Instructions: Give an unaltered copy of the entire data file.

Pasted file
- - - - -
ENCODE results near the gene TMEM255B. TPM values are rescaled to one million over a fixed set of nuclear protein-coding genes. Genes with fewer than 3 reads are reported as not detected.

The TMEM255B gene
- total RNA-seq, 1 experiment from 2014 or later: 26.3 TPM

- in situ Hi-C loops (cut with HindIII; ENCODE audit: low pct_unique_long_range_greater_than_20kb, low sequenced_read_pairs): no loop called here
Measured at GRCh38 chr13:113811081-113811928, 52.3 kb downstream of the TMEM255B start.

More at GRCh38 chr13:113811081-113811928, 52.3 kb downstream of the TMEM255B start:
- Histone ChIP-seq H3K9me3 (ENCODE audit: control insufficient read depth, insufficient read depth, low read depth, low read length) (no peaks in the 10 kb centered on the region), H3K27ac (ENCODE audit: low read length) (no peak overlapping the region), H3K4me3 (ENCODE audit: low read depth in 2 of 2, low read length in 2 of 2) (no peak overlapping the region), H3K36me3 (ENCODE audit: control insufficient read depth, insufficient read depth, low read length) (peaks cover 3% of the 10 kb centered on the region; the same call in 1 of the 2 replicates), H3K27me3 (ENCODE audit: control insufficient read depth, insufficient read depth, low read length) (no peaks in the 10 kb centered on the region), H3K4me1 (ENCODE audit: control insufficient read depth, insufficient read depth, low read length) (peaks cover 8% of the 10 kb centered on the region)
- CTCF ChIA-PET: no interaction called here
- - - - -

ENCODE results near the gene TMEM255B. TPM values are rescaled to one million over a fixed set of nuclear protein-coding genes. Genes with fewer than 3 reads are reported as not detected.

The TMEM255B gene
- total RNA-seq, 1 experiment from 2014 or later: 26.3 TPM

- in situ Hi-C loops (cut with HindIII; ENCODE audit: low pct_unique_long_range_greater_than_20kb, low sequenced_read_pairs): no loop called here
Measured at GRCh38 chr13:113811081-113811928, 52.3 kb downstream of the TMEM255B start.

More at GRCh38 chr13:113811081-113811928, 52.3 kb downstream of the TMEM255B start:
- Histone ChIP-seq H3K9me3 (ENCODE audit: control insufficient read depth, insufficient read depth, low read depth, low read length) (no peaks in the 10 kb centered on the region), H3K27ac (ENCODE audit: low read length) (no peak overlapping the region), H3K4me3 (ENCODE audit: low read depth in 2 of 2, low read length in 2 of 2) (no peak overlapping the region), H3K36me3 (ENCODE audit: control insufficient read depth, insufficient read depth, low read length) (peaks cover 3% of the 10 kb centered on the region; the same call in 1 of the 2 replicates), H3K27me3 (ENCODE audit: control insufficient read depth, insufficient read depth, low read length) (no peaks in the 10 kb centered on the region), H3K4me1 (ENCODE audit: control insufficient read depth, insufficient read depth, low read length) (peaks cover 8% of the 10 kb centered on the region)
- CTCF ChIA-PET: no interaction called here